India., Dec. 25 - Gujarat has earned the ire of the 'International Religious Freedom Report 2003' released by the Bureau of Democracy, Human Rights and Labour of the US State Department that has hovered on Christian-related issue in Gujarat and specifically mentioned the anti-conversion law passed by the state Assembly earlier this year.
The report released in Washington on Thursday said there was a gradual but continual institutionalisation of Hindutva. "This manifested itself through the spread of anti-conversion laws in some states, the rewriting of textbooks in favour of Hindu extremists' interpretations of history and illegal surveys of Christians by police in some areas of Gujarat to collect statistical information not sought from other religious groups".
It also said that during the period covered by this report, Tamil Nadu and Gujarat passed anti-conversion laws. Under both laws, those "forcing" or "alluring" people to convert are subject to criminal action.
Since what constitutes forced conversions or allurement is not specified, human rights groups, Christian religious leaders, and Dalits have expressed concern that authorities will use these laws selectively in the future to shut down educational, medical, and other social services provided by Christian groups to Dalits and tribals.
The report also said that when one Christian and one Buddhist organisation filed a case in the Ahmedabad High Court against the Act, the court dismissed the petition as premature, since the rules and regulations for the Act had not yet been gazetted.
Also the rules had not been published by the end of the reporting period, it added. It further said that the Gujarat government had aggressively surveyed Christian families and Christian agencies during the reporting period, allegedly under the orders of Chief Minister Narendra Modi. The survey activities were carried out by police, often in the middle of the night. The survey was first taken up in February, which continued through May. This, even after the Gujarat High Court's ruling in March that such a survey was illegal. Apparently, the survey included questions about the number of converts in the household or parish, the circumstances of conversion, and the sources of funding received from abroad, etc.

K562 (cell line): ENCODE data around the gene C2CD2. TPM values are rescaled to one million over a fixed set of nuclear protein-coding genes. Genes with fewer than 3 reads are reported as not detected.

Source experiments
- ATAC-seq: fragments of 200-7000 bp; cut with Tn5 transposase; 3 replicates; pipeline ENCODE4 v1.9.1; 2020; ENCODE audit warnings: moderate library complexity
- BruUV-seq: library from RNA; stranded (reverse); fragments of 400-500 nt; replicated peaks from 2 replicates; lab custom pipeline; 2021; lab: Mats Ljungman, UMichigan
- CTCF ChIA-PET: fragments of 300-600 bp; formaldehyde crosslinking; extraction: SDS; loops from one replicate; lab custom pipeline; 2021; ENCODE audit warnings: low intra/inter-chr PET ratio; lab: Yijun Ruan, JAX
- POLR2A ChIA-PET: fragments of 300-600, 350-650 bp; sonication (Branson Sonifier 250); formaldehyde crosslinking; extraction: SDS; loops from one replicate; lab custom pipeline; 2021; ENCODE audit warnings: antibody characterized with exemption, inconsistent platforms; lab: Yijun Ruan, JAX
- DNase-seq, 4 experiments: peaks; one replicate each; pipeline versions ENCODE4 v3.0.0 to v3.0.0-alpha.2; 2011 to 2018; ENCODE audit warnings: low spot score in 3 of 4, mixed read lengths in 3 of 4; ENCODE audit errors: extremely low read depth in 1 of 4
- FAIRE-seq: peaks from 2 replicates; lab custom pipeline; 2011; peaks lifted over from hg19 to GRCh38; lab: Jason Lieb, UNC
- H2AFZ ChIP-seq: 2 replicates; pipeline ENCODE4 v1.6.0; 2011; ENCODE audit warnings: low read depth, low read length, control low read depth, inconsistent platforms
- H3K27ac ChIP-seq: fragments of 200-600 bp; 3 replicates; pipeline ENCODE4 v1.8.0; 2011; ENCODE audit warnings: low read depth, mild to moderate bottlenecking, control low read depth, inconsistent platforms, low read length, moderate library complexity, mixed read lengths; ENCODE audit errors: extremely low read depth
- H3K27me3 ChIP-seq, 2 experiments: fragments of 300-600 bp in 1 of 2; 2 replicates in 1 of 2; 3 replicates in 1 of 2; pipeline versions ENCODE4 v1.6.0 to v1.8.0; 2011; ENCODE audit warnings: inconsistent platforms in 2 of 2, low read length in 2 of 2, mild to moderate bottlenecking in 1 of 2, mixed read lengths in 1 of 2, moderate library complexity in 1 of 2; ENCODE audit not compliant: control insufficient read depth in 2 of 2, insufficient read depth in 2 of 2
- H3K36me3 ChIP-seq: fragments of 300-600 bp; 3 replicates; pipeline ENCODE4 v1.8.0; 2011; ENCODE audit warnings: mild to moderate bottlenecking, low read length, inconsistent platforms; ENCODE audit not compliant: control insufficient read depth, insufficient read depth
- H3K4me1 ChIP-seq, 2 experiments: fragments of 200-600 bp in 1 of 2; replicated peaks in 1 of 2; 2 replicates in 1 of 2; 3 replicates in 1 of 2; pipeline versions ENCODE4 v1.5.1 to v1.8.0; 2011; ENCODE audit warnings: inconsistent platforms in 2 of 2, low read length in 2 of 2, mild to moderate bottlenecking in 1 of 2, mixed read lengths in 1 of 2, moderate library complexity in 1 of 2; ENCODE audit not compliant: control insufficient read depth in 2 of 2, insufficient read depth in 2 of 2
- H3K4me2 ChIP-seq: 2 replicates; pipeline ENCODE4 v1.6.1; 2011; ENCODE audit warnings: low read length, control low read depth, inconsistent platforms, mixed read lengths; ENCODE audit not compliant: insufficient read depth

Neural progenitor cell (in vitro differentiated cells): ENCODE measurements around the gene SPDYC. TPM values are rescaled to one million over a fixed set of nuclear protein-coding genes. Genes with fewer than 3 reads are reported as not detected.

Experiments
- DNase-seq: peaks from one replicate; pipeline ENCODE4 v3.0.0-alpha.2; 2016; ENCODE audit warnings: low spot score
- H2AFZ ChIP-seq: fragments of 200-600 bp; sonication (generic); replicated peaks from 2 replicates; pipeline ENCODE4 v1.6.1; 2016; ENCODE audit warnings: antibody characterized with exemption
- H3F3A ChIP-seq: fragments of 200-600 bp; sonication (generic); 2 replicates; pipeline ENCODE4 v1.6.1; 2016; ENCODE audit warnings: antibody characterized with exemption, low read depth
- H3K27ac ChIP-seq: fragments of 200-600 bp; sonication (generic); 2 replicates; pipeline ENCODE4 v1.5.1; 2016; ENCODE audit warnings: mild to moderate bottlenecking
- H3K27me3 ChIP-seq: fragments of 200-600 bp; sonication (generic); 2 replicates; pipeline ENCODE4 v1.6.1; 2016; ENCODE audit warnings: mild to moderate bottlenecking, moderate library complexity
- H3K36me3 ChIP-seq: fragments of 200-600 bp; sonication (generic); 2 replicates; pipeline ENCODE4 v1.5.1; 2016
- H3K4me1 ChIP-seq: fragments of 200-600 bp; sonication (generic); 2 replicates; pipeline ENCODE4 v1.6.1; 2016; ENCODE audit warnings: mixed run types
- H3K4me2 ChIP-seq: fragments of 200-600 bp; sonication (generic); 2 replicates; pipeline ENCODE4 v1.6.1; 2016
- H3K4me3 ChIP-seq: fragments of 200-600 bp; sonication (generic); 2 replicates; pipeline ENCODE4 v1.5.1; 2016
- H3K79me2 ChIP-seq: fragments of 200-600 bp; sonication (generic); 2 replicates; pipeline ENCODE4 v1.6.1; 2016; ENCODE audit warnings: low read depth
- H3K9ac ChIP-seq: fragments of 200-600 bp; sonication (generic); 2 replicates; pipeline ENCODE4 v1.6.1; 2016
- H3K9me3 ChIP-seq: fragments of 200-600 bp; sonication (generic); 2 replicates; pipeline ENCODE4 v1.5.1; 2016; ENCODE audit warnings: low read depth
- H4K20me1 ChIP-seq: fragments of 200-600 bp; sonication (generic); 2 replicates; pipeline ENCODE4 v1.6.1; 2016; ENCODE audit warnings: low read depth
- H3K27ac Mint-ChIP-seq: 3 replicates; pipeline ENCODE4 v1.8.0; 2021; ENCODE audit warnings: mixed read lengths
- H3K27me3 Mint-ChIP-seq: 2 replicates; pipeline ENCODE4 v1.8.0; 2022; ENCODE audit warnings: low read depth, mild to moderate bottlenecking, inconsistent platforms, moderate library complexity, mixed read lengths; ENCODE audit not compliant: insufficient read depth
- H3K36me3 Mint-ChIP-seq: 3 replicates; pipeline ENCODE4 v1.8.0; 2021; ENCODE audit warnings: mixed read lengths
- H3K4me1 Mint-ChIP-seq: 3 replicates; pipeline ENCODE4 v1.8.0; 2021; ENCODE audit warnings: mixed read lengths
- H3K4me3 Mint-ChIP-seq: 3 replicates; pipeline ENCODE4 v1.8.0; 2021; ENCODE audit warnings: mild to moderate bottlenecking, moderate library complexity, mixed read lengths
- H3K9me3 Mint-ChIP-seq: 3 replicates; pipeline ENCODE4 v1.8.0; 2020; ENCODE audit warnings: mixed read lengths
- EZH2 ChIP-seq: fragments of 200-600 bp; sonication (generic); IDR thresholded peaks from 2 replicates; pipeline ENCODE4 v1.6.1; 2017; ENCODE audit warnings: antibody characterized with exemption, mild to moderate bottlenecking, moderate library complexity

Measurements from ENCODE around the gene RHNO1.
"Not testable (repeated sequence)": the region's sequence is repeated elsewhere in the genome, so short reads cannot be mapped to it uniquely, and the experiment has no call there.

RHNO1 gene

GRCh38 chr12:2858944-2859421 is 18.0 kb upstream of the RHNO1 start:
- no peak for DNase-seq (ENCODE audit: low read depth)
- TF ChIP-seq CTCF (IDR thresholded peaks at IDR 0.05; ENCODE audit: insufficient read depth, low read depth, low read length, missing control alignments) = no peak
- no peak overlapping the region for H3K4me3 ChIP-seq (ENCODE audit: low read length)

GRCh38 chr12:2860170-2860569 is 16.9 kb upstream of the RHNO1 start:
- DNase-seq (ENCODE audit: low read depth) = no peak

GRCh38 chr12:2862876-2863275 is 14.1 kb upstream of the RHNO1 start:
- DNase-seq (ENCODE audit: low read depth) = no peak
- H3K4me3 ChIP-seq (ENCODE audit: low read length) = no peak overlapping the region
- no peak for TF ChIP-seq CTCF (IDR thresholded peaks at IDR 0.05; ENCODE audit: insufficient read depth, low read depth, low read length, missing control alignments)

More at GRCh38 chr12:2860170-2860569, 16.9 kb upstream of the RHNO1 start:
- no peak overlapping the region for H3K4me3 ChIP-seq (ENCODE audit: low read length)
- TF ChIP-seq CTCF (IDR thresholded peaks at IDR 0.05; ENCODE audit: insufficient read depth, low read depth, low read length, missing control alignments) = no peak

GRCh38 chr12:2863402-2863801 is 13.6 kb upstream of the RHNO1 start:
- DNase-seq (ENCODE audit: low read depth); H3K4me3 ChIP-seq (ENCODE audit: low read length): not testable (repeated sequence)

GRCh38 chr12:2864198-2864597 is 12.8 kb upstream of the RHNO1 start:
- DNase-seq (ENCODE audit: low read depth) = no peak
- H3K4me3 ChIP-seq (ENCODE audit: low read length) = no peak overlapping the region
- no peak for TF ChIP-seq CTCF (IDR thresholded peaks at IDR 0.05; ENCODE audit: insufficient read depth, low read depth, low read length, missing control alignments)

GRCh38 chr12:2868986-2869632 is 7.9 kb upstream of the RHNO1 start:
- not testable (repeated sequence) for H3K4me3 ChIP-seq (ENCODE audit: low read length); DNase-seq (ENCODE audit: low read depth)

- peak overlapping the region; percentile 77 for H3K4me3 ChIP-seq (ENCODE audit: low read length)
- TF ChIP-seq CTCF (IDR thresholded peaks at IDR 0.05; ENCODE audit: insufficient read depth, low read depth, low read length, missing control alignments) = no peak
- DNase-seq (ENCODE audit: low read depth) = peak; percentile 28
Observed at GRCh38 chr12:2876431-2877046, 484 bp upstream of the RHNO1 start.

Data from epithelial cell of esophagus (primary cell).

The report states that the Gujarat State Higher Secondary Board (GSHSB), to which nearly 98 per cent of schools in Gujarat belong, requires the use of certain textbooks in which Nazism is condoned. In the Standard X social studies textbook, the "charismatic personality" of "Hitler-the Supremo" and the "achievements of Nazism" are described at length. But the textbook does not acknowledge Nazi extermination policies or their concentration camps. The Standard IX social studies textbook implies that Muslims, Christians, Parsis, and Jews are "foreigners".
In October 2002, Gujarat minister for social justice and empowerment, Karsan Patel, instructed 400 Dang tribal children, who were boarders at a Christian school in Subir "to decide whether they want to live as Hindus or die as Christians". Patel made this statement at the "Ram Katha" in Subir.
The report also mentions the marriage in Ahmedabad between a Catholic, Anthony Rebello, and a Hindu, Reema Sompura. They were married in a legal Hindu marriage ceremony, but due to strong opposition from Bajrang Dal and their families, the couple was forced into hiding. Search warrants were issued against them when Sompura's mother made a complaint against Rebello. Further, when Sompura testified in court that she went with Rebello willingly, the couple was attacked by VHP and Bajrang Dal members outside the court premises. A pregnant Sompura was kicked in the stomach, which later led to the baby's abortion. At the police station, the couple was separated. Rebello was again beaten by VHP and Bajrang Dal members and Sompura was handed over to her family.